2-filinghead.gif (6638 bytes)
Book Summary:

Out of Control: The New Biology of Machines,
Social Systems and the Economic World

By Kevin Kelly

Addison-Wesley, Reading, MA, 1994

ABSTRACT - This ground-breaking, insightful work pulls important new pattern-building findings from fields as diverse as computer science, biology, physics, and economics, relates them to the new worlds of complexity, chaos theory, and post-Darwin evolution and lays out the implications for creating complex organizations and systems of all types. Many of his findings are contrary to management traditions and practices.

Key Points:

  • As organizations become more complex and the need for adaptability increases, leaders will need to adopt lessons from nature’s complex systems (such as the critical role of variation and imperfections), which, in many cases, suggest non-traditional approaches to leadership and organization building.

  • Complex systems (organizations) need to be built up incrementally from simple systems which work.

  • Suggests that co-evolution, collaboration among organizations is a better strategy for insuring long-term survivability and stability than competition

  • Provides guidance to organizations from nature’s complex systems: distributed; decentralized; collaborative; adaptive.

  • Learn and follow the principles of evolution, like punctuated equilibrium, instead of trying to engineer the development of complex organizations.

  • The powerful link between learning and successful evolution is stressed

  • Complex systems have the power to make large scale change through large, rather than incremental shifts.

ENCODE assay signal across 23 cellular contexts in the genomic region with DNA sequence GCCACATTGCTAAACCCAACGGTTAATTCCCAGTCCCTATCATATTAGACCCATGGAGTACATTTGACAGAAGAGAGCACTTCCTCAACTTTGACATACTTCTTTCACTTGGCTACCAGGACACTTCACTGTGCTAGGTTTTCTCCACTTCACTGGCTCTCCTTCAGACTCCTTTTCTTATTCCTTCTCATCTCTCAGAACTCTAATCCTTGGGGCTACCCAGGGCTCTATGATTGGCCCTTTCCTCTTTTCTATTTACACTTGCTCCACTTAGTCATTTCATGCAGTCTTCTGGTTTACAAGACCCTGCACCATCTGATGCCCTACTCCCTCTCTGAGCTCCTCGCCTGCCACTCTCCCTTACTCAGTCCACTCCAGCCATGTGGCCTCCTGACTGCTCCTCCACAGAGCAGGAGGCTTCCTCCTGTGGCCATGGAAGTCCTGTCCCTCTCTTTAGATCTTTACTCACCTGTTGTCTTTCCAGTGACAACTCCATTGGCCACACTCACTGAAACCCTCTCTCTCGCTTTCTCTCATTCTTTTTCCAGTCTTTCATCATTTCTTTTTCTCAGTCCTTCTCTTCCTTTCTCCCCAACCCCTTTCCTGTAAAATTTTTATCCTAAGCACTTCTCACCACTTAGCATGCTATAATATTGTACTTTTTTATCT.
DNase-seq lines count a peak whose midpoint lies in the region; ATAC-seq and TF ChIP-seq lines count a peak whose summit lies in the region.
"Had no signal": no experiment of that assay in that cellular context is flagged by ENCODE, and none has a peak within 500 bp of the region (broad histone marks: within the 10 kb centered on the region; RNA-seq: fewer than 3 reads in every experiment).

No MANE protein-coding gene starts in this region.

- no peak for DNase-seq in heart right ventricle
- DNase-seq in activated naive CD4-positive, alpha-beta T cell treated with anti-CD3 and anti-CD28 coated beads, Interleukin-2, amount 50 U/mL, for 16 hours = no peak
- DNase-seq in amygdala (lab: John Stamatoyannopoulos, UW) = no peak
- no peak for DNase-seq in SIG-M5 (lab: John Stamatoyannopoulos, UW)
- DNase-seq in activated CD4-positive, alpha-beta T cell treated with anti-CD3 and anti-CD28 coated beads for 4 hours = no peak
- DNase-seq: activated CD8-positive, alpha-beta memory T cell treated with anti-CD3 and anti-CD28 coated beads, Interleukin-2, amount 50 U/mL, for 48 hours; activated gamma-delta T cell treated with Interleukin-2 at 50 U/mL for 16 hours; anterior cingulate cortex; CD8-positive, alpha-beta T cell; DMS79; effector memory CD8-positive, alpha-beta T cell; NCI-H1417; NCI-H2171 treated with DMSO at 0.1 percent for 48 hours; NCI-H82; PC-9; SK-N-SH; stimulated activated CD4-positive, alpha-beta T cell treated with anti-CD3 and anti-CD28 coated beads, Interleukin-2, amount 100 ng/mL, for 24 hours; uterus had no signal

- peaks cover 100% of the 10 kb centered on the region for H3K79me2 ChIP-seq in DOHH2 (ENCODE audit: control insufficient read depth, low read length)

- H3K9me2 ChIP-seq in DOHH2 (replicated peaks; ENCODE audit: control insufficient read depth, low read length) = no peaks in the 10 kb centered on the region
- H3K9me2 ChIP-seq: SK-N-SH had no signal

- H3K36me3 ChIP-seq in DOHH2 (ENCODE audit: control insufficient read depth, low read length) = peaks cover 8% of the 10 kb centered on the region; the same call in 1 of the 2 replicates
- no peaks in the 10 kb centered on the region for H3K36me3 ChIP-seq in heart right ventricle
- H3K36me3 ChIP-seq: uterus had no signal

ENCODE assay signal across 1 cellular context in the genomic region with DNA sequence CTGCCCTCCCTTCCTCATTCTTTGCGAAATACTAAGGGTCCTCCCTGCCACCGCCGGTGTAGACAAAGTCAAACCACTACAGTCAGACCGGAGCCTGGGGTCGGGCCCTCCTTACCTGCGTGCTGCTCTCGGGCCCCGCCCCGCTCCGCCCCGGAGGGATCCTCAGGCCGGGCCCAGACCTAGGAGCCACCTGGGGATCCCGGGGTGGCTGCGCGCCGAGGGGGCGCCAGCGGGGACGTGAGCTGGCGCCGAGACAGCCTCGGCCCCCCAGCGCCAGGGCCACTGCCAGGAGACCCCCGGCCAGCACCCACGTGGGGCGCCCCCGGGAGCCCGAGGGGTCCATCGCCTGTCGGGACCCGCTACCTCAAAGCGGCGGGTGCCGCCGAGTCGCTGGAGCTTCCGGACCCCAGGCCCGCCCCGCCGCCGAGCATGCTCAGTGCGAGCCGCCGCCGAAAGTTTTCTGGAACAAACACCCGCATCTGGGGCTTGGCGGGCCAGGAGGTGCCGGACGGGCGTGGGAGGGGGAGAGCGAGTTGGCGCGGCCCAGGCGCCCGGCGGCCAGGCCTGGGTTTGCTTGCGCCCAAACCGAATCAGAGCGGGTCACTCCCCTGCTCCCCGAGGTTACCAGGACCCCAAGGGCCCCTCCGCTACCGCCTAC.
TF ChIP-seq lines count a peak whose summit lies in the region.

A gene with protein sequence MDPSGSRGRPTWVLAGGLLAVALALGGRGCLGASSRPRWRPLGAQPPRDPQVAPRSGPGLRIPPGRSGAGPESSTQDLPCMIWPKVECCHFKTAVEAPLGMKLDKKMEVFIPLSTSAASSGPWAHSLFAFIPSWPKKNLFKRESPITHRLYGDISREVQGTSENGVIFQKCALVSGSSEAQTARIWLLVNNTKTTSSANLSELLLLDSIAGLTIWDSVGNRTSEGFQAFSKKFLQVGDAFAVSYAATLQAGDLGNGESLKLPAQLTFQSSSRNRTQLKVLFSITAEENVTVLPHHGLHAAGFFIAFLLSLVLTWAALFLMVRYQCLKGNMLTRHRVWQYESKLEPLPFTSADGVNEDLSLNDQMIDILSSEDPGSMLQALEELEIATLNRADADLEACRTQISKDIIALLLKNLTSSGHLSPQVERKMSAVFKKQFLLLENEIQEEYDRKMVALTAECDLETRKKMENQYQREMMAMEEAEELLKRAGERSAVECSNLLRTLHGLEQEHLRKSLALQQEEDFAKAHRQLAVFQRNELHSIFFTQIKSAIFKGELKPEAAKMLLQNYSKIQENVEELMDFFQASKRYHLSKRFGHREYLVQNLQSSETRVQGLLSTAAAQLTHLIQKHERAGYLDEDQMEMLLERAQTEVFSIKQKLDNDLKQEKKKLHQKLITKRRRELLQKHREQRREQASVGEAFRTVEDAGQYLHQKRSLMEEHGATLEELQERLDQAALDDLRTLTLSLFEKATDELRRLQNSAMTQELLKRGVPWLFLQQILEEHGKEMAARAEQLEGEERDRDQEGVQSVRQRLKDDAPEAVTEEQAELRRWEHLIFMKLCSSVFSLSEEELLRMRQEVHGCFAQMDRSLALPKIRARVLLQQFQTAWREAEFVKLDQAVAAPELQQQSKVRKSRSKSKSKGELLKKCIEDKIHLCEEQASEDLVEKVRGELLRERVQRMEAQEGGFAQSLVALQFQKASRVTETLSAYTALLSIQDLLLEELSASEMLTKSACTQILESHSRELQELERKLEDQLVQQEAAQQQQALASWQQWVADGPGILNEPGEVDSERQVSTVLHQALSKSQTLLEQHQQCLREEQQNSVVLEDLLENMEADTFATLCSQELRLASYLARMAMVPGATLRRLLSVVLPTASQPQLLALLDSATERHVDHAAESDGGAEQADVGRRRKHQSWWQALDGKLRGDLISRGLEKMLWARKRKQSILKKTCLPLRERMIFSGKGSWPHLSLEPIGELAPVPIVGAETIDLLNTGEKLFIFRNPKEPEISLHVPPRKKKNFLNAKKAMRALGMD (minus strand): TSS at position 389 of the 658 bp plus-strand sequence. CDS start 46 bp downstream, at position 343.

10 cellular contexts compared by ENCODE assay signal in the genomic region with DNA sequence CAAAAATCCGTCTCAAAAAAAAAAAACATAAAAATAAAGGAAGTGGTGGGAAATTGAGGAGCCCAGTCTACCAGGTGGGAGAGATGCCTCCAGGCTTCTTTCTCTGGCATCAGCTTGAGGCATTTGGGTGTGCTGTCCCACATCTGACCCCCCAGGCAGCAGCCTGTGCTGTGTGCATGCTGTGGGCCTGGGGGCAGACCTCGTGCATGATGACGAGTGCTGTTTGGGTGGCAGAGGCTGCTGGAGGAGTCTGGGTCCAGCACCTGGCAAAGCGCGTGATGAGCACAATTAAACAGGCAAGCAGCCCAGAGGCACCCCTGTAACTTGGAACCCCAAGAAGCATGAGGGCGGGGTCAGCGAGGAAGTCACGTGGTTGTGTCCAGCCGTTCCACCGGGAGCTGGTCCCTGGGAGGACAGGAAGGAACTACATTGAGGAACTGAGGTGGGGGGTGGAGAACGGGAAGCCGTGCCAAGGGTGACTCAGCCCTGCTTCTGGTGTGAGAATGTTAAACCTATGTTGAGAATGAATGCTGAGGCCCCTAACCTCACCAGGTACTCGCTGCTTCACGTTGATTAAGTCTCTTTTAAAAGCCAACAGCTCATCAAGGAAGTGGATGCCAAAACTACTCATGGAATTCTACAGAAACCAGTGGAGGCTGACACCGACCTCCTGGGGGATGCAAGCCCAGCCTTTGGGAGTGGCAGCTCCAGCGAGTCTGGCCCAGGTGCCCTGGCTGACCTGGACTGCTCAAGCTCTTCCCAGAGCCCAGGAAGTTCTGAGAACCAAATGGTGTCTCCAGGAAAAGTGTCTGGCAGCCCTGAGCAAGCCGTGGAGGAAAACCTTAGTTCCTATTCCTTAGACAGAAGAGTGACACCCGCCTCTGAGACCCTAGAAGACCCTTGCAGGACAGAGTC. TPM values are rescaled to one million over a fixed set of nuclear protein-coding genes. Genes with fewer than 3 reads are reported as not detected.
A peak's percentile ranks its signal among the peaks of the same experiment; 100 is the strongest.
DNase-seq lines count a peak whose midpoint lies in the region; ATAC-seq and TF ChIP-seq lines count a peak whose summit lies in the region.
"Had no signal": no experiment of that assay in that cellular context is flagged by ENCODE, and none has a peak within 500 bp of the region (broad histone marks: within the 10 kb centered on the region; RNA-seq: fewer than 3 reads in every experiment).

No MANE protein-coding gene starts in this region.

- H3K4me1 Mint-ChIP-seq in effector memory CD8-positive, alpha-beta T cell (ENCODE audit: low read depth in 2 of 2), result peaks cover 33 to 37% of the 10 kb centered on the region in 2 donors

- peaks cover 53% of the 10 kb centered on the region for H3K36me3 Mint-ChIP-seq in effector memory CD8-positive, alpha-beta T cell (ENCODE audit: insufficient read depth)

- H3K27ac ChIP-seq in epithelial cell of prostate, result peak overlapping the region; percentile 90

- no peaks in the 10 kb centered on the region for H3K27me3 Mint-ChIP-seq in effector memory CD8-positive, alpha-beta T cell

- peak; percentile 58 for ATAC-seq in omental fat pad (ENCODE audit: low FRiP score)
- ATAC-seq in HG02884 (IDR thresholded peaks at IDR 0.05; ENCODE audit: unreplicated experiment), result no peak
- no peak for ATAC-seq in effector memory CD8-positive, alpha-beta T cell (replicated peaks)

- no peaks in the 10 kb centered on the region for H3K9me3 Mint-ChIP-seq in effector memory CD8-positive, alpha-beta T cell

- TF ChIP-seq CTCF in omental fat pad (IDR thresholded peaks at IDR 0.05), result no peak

• There is a desired number of connections among components of a system. This helps an organization live on the edge between chaos and stability and thus insure is survivability.

  • Makes a case for growth as natural law - presents seven trends underlying this organic evolution.

  • Despite the complexity of systems, certain types of prediction are possible. This, along with organizational flexibility achieved though decentralization and redundancy, foster successful adaptation.

  • Summarizes principle ideas from the book which apply to the creation of complex organizations

Hive Mind

Key Point: As organizations become more complex and the need for adaptability increases, leaders will need to adopt lessons from nature’s complex systems (such as the critical role of variation and imperfections), which, in many cases, suggest non-traditional approaches to leadership and organization building.

  • "It seems that the things we find most interesting in the universe are all dwelling near the web end...The class of systems to which all of the above belong is variously called: networks, complex adaptive systems, swarm systems, vivisystems, or collective systems. Organizationally, each of these is a collection of many (thousands) of autonomous members. "Autonomous" means that each member reacts individually according to internal rules and the state of its local environment. This is opposed to obeying orders from a center, or reacting in lock step to the overall environment. These autonomous members are highly connected to each other, but not to a central hub. They thus form a peer network. Since there is no center of control, the management and heart of the system are said to be decentrally distributed within the system, as a hive is administered. ...One theme of his book is that distributed artificial vivisystems...provide people with some of the attractions of organic systems, but also some of the drawbacks." P. 21-22

  • Benefits of swarm systems - adaptable, evolvable, resilient, boundless. p. 22-23

  • Disadvantages of swarm systems - non-optimal, non-controllable, non-predictable, non-understandable, non-immediate. p. 23-24